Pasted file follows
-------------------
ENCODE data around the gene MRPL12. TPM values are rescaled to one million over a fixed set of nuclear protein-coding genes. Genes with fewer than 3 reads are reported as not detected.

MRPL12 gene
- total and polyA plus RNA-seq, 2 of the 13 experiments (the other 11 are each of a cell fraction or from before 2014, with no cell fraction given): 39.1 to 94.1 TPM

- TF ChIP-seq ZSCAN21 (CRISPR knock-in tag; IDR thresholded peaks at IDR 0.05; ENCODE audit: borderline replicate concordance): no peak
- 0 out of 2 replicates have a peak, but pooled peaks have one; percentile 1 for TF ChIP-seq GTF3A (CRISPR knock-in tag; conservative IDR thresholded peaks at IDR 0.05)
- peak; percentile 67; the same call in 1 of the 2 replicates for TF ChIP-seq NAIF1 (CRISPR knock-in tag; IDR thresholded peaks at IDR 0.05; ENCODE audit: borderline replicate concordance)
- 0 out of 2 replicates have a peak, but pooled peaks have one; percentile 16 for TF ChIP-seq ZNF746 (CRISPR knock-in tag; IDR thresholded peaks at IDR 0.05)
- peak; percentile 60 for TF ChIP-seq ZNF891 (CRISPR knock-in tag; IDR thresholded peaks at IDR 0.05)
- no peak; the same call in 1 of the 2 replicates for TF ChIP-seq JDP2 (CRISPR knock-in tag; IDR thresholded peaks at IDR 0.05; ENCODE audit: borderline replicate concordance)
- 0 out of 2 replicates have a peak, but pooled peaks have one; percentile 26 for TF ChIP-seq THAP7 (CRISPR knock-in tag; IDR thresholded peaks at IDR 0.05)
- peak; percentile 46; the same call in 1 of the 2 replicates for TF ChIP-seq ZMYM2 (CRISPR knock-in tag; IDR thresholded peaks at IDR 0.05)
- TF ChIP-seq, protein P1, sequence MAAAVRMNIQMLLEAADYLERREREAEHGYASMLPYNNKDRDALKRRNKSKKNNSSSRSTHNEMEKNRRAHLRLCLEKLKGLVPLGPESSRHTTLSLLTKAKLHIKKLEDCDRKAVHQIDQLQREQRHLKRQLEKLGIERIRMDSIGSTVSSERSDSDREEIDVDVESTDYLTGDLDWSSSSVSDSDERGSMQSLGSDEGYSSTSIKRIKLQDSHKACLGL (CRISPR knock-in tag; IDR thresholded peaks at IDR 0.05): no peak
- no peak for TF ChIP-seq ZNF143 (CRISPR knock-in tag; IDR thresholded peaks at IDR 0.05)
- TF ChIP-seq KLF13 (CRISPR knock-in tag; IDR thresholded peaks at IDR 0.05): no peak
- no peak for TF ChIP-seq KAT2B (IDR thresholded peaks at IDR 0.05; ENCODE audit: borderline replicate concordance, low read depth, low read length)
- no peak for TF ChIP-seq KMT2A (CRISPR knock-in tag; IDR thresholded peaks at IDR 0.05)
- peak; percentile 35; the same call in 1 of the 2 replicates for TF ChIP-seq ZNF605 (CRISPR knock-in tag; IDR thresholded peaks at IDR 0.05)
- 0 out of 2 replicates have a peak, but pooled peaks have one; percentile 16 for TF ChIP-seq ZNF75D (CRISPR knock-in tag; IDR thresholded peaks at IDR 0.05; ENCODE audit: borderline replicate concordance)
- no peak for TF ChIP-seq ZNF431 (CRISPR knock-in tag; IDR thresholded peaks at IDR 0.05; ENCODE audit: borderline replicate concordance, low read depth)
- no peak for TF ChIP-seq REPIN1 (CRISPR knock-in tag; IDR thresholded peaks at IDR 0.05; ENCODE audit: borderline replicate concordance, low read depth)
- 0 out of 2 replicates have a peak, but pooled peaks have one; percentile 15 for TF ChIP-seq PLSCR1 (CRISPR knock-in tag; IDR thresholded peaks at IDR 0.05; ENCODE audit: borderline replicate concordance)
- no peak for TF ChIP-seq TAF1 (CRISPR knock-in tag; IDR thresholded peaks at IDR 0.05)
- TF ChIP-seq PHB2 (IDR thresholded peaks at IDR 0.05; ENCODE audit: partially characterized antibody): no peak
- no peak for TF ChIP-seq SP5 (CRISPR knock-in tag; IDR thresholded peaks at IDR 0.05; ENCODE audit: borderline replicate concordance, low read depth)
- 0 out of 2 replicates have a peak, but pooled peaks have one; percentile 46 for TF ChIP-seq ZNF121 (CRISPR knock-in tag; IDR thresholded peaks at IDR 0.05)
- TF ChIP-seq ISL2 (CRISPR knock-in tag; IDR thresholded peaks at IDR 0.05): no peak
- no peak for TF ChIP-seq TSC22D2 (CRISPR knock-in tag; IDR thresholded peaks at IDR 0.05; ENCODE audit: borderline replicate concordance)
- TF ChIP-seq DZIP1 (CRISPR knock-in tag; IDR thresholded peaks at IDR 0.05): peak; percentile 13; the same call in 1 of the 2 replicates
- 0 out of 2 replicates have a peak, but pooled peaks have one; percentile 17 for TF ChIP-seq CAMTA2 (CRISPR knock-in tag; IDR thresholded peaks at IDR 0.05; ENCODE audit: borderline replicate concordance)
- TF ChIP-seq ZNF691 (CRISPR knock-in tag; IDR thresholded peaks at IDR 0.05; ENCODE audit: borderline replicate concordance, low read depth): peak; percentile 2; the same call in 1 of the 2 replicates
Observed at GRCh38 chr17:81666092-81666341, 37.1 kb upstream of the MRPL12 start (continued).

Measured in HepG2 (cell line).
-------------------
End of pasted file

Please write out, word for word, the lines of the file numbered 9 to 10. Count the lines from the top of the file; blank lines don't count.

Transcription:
- no peak; the same call in 1 of the 2 replicates for TF ChIP-seq JDP2 (CRISPR knock-in tag; IDR thresholded peaks at IDR 0.05; ENCODE audit: borderline replicate concordance)
- 0 out of 2 replicates have a peak, but pooled peaks have one; percentile 26 for TF ChIP-seq THAP7 (CRISPR knock-in tag; IDR thresholded peaks at IDR 0.05)